Sun and wind are now cheaper than fossil fuels like coal and natural gas. Today, sun and wind are comparable to geothermal and hydropower. Despite the solution to the cost problem, renewable energies have several problems that prevent mass adoption. Geothermal energy and hydropower are geographically bound. Solar, wind and, to a lesser extent, hydropower suffer from interruptions and network overloads. Intermittent means they are currently too unreliable. There is no sun at night, the wind sometimes stops and there are rainy and dry seasons. Network congestion is similar to car traffic. Renewable energies are typically built in rural areas due to geographic restrictions. Most of the energy, however, is needed in densely populated cities. Like a car in a traffic jam, the electricity arrives late at its destination.
There are solutions such as building battery storage systems and increasing the transmission capacity, but these are expensive infrastructure projects. This is where Bitcoin and blockchain in general can help. Unlike Bitcoin, miners and other blockchain projects can be built anywhere. They are profitable businesses and can essentially subsidize the construction of renewable infrastructure by always using excess energy produced.
Another promising energy technology that works well for blockchain is Person-to-person electricity trading (P2P). These energy-sharing systems offer electricity providers and consumers the opportunity to trade energy without the need for existing third-party intermediaries and at the same time to increase the share of renewable energies. Similar to renewable infrastructures, blockchain-based projects will provide incentives for the development of P2P energy networks.
Blockchain enables material procurement and origin
Consumer demand for ethically sound products is growing steadily. Companies have to prove that their product has been manufactured in an environmentally friendly, health-friendly and ethical manner. Consumers who were wary of greenwashing had to trust to information from companies. Blockchain-based projects are already changing this dynamic.
Everledger has developed tools to educate consumers and businesses more about the origin of a particular item. By combining blockchain, AI and IoT, Everledger digitally streamlines compliance processes and enables companies to prove the true origin of their products.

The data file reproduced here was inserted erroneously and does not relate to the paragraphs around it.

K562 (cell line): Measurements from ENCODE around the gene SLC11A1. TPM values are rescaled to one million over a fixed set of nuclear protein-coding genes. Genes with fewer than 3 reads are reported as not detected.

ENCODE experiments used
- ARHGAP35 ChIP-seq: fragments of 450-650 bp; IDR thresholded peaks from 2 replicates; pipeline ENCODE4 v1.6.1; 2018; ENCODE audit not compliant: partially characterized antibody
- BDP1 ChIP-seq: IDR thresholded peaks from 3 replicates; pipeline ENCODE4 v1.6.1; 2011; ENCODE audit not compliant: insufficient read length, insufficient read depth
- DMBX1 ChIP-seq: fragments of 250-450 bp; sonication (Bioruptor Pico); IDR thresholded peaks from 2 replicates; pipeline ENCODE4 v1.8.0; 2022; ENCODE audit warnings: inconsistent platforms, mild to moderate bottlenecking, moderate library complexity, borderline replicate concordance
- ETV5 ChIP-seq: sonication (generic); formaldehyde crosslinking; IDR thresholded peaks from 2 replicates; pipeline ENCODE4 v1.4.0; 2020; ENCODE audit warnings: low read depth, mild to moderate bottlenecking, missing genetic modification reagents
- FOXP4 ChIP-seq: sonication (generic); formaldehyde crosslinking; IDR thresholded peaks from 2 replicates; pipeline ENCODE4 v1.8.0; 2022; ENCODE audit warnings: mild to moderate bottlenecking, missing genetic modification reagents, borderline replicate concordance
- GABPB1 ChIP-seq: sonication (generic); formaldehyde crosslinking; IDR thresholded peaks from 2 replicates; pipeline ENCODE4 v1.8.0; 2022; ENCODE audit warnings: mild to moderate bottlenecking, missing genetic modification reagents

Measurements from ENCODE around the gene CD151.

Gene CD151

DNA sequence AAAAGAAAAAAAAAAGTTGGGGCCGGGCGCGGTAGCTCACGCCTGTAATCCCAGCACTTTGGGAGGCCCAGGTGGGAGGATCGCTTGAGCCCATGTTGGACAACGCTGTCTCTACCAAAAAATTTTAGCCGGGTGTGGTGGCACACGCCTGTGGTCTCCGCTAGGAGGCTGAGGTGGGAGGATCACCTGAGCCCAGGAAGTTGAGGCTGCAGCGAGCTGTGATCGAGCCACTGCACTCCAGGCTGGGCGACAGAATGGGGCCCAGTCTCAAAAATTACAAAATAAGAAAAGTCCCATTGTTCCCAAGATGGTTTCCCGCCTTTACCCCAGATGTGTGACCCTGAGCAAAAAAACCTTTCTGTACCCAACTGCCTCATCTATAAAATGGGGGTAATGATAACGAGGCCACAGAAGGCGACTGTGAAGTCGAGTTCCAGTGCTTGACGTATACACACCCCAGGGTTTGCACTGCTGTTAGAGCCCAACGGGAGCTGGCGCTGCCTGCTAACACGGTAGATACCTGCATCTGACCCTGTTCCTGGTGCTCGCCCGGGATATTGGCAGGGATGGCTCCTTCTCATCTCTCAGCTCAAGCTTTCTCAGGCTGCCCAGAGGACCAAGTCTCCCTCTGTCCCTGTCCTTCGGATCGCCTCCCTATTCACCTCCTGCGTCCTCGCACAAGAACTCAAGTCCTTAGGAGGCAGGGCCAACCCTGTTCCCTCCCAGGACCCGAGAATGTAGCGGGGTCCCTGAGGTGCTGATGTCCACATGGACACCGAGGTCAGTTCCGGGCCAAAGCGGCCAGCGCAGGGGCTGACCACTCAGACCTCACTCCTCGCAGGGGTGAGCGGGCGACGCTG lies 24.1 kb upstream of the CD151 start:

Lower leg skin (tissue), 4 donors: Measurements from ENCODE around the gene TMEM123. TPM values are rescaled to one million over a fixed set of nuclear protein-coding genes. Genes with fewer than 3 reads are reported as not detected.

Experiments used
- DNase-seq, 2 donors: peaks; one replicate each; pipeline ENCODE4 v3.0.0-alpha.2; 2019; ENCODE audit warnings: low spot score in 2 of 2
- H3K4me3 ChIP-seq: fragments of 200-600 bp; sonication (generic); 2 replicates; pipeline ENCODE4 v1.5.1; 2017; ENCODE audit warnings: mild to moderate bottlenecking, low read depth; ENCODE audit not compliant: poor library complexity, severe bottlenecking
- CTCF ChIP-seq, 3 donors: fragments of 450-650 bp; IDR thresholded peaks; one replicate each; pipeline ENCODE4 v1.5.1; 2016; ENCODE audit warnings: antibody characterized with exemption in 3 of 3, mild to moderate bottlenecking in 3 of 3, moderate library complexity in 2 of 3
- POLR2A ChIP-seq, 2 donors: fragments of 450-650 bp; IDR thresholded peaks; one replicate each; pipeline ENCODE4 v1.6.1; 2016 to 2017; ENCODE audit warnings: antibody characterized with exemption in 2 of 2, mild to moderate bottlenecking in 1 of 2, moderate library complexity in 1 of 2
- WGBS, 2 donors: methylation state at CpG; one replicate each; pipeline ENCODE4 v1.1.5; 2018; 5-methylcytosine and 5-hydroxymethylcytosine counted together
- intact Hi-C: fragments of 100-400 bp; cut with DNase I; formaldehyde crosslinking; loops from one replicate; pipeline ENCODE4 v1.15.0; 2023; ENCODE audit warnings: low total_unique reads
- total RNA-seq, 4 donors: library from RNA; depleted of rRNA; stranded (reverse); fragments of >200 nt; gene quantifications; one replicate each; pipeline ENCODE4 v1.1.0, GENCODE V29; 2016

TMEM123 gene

Transparency and traceability will be critical to building consumer confidence in the food supply chains. Supermarket giant Carrefour and the world’s largest brewery AB InBev have partnered with blockchain developer SettleMint to provide a digital traceability solution that uses dynamic QR codes that are attached to a product during the packaging process.
Green finance is the use of credit to support sustainable businesses and to fund their projects and investments. Closing the $ 2.5 trillion annual SDG funding gap will be critical estimated to get bigger. A good example of green finance is the UK green bond market. It was $ 269.5 billion in the UK, according to the Climate Bonds Initiative issued in 2020.
Unfortunately, GBs are not without problems, such as confirming that sustainability metrics are authentic or that funds have been used to support sustainability. Blockchain can immutably store this data so that projects can be verified to meet sustainability requirements. Blockchain can also help in other ways, such as B. by tokenization.
Oi Yee Choo, Chief Commercial Officer at iSTOX, a Singapore-based digital stock exchange, said In this interview: “Even in markets where the demand for green bonds is high because investors are motivated by ESG considerations, tokenization helps investors to diversify their portfolio through smaller subscription sizes across different bonds.”
The blockchain industry is far from ideal when it comes to environmental sustainability. However, if it stays on its current course, the blockchain industry will be not only a role model, but also a trailblazer for environmental sustainability.
The views, thoughts, and opinions expressed herein are solely those of the author and do not necessarily reflect the views and opinions of Cointelegraph.
Matthew Van Niekerk is co-founder and CEO of SettleMint – a low-code platform for the development of enterprise blockchains – and Databroker – a decentralized marketplace for data. He holds a BA with Honors from the University of Western Ontario in Canada and an international MBA from Vlerick Business School in Belgium. Matthew has been working in fintech innovation since 2006.